KPIs are key performance indicators that reveal how well a company is doing in relation to its goals. They can influence and drive change within an organization, as they provide a way to track progress and identify areas where improvements need to be made or firefighting needs to be done. By tracking KPIs, a business owner becomes aware of the adjustments in strategy required to keep the business healthy. This is important because rather than wondering why your business is turning its wheels but not making any profit, you can drill down to the actual reasons and take remedial action. It is common for small business owners to get buried in work and lose view of the big picture. That is where the tracking of KPIs gains enormous significance.
Even if your business seems sound and is making expected profits, KPIs help discover new opportunities and find what can further fuel your growth. However, many key performance indicators (KPIs) are used in the industry for different reasons, and it can be tough to narrow down the field to what’s most important. Here are a few tips: Think about what you want to measure. What are your goals? Look at industry benchmarks and compare your KPIs to see where you stack up. Talk to your team and get their views about which KPIs are the most important. By considering these factors, you can start to narrow down the field of KPIs to those that are most important for your business.
As a small business, you must constantly evaluate your costs, set prices that cover your expenses and look for ways to increase revenue. And KPIs will show you data on where you need to make changes or improvements. Tracking KPIs can seem overwhelming because there are so many of them. So, small businesses can take a top-down approach and first cluster KPIs to find the essential KPI groups. Then decide which KPIs to focus on within each group. Four KPI groups can help improve your business. They are financial, customer-centric, internal process related, and employee-oriented. KPIs in each group can be used to measure progress and identify areas of improvement. You can make data-driven decisions to help improve your business by tracking the correct KPIs.
KPIs are tightly integrated into your business goals. For example, if your business is focused on short-term gains, then generating maximum sales revenue may be its most important goal, and tracking sales metrics and KPIs may be your priority. On the other hand, if your business focuses on long-term growth, growing your client base may be your topmost priority, so KPIs like your churn rate will be significant. Another thing is that you need continued employee support for your company to survive and grow. So, as a small business owner, one of your top priorities will be employee retention and attracting new talent. So, employee turnover is something you’ll have to keep an eye on.
You’ll need to watch every metric that can help accurately predict and make a cash flow forecast. Metrics and KPIs like customer acquisition and retention costs are things you can’t do without. Most importantly, you need to check five KPIs – revenue growth, customer acquisition and retention, employee productivity, operating expenses, and cash flows – to ensure your business is on the right track. Among financial metrics, gross profit margin and current accounts receivable are two important KPIs to observe closely. And in the case of a health check, inventory turnover, accounts payable turnover ratio, and accounts receivable turnover ratio need to be tightly monitored.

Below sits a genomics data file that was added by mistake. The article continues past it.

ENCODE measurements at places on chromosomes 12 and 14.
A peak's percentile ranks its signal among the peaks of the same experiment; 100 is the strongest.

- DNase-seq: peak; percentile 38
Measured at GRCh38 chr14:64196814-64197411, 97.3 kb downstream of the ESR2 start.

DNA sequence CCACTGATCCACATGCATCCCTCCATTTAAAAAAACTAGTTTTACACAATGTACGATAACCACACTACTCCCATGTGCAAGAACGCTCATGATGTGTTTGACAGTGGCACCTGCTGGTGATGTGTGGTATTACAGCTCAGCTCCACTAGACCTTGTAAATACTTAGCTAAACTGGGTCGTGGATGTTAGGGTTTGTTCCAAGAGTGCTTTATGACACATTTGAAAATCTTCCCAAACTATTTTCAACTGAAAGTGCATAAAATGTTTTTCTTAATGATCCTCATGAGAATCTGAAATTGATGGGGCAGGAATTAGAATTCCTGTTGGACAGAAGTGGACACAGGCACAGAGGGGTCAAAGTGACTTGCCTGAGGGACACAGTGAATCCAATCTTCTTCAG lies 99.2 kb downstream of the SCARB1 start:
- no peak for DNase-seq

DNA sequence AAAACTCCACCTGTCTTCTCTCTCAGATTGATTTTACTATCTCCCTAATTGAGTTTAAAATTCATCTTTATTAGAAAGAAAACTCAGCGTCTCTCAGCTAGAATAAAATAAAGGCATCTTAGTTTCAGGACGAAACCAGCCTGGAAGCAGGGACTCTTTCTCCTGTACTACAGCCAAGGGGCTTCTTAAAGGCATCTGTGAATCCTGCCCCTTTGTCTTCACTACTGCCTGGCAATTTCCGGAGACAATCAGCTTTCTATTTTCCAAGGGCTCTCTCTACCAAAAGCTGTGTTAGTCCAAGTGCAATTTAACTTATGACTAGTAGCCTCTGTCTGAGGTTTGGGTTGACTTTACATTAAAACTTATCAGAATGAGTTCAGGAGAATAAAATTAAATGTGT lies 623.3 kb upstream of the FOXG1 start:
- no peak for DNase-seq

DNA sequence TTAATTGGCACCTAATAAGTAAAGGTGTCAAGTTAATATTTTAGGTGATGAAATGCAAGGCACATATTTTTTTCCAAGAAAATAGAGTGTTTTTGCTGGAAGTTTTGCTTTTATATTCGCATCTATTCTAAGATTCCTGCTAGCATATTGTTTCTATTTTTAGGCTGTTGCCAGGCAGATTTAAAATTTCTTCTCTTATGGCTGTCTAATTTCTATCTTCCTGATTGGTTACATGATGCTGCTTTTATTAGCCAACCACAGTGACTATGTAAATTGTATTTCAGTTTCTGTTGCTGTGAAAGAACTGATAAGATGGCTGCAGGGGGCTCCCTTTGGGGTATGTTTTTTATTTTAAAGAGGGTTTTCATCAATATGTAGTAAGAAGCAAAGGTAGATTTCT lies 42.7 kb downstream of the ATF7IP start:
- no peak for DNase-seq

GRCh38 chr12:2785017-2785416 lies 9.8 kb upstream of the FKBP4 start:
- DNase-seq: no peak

Furthermore, among financial KPIs, working capital turnover and fixed assets turnover are two important KPIs that many small businesses downplay in favor of other urgent signals. But these two ratios can give indications of serious issues. When looking at growth from a broader perspective, market share and relative market share are always on the top of the mind of entrepreneurs. But from an income perspective, the primary things they’d like to ascertain may be revenue per customer, revenue per product/service, monthly recurring revenue, or revenue per employee. From an operative perspective, payroll and cost of goods, on-time delivery rates, and vehicle and driver utilization will be necessary.
For a small business focused on immediate or short-term growth, KPIs like customer satisfaction, average monthly leads, social media engagement, content marketing ROI, employee happiness, month-over-month growth, year-over-year performance, or attrition rate may be more critical. It will also focus on return on ad spending (ROAS), marketing qualified leads (MQLS), sales closing ratio, sales cycle length, and the average cost per lead. But when it comes to business health checks, your customer churn rate and employee turnover may be your most important KPIs. If your churn rate is significantly higher than average, it may indicate a problem with your product or service. Conversely, a lower-than-average churn rate could mean that you are doing something right and retaining more customers than your competitors. Sales KPIs are, of course, crucial to the point of overriding almost all else. If you want to increase revenue, metrics like total sales, conversion rate, and average order value would be essential to track. To improve customer satisfaction, metrics like customer retention rate and net promoter score would be the key. Ultimately, the best way to determine which KPIs are most important is to experiment and see what works best for your team. Because small business goals and priorities change with time, and for modern businesses, meeting those strategic goals, rather than constantly turning a profit, defines when a company sees itself as healthy or not. It’s not always about generating quick or high profits but about meeting strategic business goals.